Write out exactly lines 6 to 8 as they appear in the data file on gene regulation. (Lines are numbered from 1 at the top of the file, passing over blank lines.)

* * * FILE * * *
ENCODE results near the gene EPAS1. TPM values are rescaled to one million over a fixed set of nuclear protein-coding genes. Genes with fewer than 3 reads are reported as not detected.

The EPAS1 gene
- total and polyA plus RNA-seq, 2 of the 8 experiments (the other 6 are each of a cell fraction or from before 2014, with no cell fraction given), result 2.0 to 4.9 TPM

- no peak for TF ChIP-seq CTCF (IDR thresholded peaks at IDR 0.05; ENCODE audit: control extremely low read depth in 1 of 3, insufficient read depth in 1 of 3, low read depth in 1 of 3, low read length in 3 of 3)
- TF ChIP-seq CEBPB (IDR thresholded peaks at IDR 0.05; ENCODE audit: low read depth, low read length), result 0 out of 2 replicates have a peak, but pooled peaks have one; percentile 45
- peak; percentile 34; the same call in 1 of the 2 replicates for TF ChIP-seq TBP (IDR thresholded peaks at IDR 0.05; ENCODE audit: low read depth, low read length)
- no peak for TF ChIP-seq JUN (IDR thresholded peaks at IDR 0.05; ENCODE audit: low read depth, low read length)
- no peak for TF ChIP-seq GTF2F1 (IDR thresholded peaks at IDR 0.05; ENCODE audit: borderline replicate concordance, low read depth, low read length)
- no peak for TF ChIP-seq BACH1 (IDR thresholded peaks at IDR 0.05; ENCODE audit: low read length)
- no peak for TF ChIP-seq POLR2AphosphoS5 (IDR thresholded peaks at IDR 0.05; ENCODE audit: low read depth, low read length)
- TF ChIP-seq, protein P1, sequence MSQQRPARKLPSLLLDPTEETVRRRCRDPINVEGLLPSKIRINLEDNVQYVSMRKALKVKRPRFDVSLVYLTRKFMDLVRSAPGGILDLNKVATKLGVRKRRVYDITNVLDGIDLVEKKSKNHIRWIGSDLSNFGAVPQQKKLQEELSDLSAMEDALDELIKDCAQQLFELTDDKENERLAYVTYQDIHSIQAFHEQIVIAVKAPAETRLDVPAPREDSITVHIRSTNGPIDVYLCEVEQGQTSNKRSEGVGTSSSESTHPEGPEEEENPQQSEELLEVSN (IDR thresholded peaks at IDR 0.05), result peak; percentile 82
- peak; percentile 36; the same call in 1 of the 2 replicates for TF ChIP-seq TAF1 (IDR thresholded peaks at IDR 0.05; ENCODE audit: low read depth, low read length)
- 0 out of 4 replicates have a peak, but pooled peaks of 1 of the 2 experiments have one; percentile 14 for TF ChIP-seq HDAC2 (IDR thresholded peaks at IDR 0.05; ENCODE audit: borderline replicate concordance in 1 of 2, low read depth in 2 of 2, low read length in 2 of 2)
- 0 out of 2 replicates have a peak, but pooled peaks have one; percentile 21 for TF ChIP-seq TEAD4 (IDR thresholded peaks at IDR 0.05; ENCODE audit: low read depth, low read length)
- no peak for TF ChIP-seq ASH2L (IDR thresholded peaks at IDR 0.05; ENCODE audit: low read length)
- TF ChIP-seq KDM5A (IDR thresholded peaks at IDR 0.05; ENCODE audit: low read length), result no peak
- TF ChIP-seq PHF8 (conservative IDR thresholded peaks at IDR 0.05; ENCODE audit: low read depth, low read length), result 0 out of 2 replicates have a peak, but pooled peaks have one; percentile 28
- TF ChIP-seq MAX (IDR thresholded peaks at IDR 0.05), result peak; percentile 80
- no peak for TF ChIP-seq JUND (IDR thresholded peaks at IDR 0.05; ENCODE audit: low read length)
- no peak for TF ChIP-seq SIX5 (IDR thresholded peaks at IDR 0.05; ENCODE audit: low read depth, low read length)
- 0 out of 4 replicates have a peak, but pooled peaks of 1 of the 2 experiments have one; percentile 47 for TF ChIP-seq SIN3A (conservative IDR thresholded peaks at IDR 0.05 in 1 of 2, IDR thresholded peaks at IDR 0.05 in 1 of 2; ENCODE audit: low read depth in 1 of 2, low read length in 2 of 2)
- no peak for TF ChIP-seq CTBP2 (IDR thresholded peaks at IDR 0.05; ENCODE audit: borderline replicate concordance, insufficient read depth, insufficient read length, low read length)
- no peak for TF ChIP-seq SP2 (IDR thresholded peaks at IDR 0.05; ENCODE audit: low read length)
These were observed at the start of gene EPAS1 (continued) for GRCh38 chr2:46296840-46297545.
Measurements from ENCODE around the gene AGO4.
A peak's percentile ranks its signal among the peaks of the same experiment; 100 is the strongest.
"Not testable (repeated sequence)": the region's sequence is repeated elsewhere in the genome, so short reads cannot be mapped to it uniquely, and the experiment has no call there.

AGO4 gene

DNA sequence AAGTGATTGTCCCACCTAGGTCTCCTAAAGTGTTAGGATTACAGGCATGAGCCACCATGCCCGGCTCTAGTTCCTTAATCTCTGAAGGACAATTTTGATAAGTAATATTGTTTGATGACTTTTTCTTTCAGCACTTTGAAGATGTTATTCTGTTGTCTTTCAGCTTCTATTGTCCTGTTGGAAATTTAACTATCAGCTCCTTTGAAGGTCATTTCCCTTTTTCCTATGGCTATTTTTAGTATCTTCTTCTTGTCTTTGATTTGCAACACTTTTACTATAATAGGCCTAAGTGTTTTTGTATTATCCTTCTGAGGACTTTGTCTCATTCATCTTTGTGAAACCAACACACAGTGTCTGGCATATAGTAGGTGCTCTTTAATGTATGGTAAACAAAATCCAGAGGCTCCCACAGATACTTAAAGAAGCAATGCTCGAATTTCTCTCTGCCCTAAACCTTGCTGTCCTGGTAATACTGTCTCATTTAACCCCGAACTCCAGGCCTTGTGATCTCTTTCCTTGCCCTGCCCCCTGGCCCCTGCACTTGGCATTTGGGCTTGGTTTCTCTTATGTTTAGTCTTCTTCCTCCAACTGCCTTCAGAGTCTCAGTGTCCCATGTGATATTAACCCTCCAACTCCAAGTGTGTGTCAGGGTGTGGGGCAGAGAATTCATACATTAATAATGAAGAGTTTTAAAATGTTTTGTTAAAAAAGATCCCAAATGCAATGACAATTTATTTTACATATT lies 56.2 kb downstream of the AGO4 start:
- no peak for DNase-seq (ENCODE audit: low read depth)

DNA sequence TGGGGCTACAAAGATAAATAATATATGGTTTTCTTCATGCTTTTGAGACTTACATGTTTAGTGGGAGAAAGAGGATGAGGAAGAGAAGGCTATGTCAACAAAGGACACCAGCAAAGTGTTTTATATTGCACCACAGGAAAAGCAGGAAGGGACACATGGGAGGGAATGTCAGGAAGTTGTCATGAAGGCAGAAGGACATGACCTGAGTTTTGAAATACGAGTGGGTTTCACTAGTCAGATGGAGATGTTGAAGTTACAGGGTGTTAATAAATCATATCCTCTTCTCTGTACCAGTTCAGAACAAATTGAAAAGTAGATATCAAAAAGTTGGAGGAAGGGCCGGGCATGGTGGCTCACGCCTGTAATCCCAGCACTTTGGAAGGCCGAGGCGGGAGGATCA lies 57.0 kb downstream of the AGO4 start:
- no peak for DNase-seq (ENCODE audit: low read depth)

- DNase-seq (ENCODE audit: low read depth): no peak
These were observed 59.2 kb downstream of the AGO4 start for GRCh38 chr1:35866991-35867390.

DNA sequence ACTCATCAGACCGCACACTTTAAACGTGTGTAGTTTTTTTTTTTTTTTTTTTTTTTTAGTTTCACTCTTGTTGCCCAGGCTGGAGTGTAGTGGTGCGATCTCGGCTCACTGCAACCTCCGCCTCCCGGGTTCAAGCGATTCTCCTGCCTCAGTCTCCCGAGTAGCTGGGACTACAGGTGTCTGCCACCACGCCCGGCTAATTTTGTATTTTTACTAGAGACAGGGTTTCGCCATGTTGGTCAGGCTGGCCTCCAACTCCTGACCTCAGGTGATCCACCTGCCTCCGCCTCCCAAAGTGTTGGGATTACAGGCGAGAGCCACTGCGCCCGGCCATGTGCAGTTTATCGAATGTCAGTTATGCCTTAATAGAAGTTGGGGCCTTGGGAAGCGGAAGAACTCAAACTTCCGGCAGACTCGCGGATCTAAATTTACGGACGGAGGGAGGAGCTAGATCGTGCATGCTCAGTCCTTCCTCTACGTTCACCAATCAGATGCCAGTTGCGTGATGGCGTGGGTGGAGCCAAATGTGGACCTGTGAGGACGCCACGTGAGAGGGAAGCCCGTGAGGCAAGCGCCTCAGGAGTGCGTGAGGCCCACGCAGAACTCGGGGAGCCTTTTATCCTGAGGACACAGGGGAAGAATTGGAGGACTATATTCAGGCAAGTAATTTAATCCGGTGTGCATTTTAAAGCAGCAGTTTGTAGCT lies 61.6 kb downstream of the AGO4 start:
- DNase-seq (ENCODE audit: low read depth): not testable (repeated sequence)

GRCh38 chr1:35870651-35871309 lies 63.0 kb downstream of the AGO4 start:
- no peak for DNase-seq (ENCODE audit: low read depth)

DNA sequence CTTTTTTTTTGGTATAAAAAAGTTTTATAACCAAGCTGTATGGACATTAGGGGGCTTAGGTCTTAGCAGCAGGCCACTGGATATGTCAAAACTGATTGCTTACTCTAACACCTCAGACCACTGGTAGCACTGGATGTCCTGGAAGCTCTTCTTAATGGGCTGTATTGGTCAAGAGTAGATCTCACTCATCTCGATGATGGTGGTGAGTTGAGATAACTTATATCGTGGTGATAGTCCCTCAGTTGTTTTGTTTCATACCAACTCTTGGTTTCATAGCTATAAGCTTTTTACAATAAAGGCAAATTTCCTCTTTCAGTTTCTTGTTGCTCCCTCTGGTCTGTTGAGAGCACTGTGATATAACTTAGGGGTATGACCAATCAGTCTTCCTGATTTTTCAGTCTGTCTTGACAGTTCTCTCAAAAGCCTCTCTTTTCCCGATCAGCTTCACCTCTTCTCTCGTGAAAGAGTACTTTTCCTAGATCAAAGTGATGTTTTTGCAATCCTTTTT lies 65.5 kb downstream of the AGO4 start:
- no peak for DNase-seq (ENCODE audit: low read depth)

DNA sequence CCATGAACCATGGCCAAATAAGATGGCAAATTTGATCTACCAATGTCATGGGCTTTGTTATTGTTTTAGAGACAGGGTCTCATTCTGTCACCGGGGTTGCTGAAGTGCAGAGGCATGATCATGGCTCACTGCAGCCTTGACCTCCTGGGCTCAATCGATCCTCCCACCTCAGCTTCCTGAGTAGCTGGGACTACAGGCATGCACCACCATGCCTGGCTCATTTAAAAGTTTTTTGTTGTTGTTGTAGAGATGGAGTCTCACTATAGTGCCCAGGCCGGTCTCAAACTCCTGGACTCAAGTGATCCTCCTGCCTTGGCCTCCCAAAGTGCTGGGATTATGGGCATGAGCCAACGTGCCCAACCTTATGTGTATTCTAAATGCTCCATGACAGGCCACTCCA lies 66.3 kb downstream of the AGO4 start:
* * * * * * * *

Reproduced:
- peak; percentile 34; the same call in 1 of the 2 replicates for TF ChIP-seq TBP (IDR thresholded peaks at IDR 0.05; ENCODE audit: low read depth, low read length)
- no peak for TF ChIP-seq JUN (IDR thresholded peaks at IDR 0.05; ENCODE audit: low read depth, low read length)
- no peak for TF ChIP-seq GTF2F1 (IDR thresholded peaks at IDR 0.05; ENCODE audit: borderline replicate concordance, low read depth, low read length)